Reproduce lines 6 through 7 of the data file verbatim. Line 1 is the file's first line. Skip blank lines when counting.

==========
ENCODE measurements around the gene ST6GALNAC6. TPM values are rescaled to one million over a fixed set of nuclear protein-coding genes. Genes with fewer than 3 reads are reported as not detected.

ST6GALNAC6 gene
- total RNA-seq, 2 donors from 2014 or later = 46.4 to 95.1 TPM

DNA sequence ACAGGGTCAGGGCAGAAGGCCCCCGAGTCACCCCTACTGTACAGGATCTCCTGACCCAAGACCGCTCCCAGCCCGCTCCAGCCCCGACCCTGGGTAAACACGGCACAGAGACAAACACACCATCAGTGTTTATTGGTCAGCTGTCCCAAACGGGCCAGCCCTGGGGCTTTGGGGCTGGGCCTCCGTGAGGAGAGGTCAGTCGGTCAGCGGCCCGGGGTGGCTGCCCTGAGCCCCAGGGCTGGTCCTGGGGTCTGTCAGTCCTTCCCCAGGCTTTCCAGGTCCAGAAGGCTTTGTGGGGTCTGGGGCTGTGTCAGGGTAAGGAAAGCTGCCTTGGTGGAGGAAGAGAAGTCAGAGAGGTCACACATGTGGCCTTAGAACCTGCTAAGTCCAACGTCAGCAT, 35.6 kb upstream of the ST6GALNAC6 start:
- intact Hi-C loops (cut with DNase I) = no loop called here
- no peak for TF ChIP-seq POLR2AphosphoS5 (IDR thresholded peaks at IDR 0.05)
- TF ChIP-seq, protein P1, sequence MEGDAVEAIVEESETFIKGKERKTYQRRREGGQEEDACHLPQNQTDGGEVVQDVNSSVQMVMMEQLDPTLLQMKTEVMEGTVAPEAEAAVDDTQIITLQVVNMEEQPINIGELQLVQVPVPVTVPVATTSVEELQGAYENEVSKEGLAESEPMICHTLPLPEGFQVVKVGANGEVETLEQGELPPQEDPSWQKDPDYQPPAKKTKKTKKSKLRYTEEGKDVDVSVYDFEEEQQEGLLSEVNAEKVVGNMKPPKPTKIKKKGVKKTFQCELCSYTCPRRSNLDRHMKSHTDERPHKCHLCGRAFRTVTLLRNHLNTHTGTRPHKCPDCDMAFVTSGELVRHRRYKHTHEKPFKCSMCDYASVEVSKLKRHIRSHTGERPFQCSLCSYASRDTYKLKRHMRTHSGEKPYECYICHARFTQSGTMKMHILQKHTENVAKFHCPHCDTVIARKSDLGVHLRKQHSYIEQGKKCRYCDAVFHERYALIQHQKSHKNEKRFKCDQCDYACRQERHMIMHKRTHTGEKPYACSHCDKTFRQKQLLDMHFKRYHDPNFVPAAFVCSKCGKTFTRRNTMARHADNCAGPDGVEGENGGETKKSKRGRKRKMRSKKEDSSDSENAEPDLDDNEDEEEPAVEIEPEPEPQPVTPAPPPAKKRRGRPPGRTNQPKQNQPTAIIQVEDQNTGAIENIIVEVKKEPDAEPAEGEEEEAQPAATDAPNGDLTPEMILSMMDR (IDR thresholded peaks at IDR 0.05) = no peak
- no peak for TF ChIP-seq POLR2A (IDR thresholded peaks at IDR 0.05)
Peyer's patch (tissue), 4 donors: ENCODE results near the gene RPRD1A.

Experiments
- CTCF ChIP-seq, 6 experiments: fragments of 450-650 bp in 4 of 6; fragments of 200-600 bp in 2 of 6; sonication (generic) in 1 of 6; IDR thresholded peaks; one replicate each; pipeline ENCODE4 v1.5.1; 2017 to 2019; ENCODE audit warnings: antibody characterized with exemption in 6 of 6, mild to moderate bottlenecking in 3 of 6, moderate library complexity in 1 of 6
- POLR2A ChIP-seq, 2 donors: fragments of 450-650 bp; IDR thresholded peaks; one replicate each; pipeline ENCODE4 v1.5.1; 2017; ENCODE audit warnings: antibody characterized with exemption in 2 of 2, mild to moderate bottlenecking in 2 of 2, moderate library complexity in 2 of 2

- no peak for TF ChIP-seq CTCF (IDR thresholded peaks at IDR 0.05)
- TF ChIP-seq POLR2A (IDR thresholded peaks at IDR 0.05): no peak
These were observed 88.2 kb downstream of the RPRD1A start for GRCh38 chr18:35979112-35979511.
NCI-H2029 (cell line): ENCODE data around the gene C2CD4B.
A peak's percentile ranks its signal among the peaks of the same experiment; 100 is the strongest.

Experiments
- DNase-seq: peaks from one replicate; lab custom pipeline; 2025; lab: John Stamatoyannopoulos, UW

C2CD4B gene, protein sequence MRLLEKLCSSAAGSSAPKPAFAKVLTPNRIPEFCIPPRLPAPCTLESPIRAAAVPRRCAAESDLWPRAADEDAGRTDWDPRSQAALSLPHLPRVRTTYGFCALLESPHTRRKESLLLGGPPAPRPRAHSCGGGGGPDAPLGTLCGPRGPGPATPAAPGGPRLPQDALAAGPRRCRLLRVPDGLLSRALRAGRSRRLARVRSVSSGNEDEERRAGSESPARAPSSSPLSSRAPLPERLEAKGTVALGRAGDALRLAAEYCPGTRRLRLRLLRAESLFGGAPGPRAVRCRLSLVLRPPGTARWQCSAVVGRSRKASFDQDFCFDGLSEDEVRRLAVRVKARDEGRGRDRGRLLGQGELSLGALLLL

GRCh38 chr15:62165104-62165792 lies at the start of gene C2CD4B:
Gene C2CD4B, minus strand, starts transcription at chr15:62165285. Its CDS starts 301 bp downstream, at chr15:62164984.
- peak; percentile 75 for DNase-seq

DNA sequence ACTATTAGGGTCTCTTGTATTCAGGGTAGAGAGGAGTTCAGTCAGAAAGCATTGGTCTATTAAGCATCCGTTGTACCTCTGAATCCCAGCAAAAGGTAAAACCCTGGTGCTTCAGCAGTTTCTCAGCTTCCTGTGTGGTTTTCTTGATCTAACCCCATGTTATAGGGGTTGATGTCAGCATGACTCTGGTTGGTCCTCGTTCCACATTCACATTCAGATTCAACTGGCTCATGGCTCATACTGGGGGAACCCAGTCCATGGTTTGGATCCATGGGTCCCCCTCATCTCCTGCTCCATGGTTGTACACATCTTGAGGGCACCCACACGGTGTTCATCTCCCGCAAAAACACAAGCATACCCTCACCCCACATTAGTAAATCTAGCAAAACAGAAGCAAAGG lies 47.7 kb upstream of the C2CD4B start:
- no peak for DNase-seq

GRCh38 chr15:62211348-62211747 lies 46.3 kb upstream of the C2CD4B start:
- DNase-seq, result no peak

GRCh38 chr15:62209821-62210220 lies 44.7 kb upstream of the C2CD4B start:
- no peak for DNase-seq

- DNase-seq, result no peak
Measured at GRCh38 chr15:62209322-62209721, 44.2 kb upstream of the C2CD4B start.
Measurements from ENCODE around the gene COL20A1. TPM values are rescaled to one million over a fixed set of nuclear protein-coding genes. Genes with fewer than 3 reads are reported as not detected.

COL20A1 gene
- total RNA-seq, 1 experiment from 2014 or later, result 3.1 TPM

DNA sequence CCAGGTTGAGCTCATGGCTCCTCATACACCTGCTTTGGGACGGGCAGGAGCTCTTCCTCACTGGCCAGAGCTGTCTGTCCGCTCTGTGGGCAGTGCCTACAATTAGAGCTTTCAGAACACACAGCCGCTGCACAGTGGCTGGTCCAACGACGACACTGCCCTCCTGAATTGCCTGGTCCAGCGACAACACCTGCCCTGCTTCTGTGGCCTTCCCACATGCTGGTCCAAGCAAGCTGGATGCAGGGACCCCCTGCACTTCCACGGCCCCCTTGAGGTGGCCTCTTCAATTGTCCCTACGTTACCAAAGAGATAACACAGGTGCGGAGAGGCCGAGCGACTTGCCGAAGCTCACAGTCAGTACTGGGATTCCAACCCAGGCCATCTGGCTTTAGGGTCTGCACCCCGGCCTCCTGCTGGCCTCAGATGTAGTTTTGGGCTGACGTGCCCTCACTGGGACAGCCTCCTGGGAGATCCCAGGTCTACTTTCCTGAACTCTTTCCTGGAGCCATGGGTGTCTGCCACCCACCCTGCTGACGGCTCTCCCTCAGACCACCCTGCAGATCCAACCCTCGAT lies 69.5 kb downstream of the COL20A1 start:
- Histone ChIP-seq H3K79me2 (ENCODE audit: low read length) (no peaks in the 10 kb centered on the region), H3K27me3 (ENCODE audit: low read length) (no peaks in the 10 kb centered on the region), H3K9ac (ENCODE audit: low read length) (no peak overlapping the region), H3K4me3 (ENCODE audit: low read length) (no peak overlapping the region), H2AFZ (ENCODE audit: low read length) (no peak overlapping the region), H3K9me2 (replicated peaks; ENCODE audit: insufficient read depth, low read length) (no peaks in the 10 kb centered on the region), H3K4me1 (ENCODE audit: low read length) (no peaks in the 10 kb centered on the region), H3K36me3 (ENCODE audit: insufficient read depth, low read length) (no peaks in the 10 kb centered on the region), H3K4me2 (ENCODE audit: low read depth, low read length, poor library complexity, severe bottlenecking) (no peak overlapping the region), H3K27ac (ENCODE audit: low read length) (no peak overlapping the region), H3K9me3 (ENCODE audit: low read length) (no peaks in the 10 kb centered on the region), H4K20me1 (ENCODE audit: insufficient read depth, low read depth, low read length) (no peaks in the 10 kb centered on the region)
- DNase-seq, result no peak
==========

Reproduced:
- no peak for TF ChIP-seq POLR2AphosphoS5 (IDR thresholded peaks at IDR 0.05)
- TF ChIP-seq, protein P1, sequence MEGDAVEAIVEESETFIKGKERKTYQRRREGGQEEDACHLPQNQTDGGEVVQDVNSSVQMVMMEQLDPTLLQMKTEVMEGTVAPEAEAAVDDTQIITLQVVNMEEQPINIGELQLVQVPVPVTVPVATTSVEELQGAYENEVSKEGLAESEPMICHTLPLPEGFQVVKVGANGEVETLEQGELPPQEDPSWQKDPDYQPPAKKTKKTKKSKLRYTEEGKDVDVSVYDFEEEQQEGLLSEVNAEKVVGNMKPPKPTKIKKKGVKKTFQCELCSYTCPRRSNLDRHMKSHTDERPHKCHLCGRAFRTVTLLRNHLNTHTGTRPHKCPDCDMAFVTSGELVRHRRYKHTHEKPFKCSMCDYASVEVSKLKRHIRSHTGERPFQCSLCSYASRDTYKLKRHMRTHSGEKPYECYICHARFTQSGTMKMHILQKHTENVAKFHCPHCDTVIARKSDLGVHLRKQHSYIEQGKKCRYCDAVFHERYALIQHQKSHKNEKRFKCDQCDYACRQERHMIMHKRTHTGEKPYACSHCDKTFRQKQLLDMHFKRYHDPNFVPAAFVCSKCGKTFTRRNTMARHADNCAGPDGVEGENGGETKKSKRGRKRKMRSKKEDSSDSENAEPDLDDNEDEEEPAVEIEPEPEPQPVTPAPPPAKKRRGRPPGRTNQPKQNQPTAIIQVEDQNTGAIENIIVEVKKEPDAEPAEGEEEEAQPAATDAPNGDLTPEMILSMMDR (IDR thresholded peaks at IDR 0.05) = no peak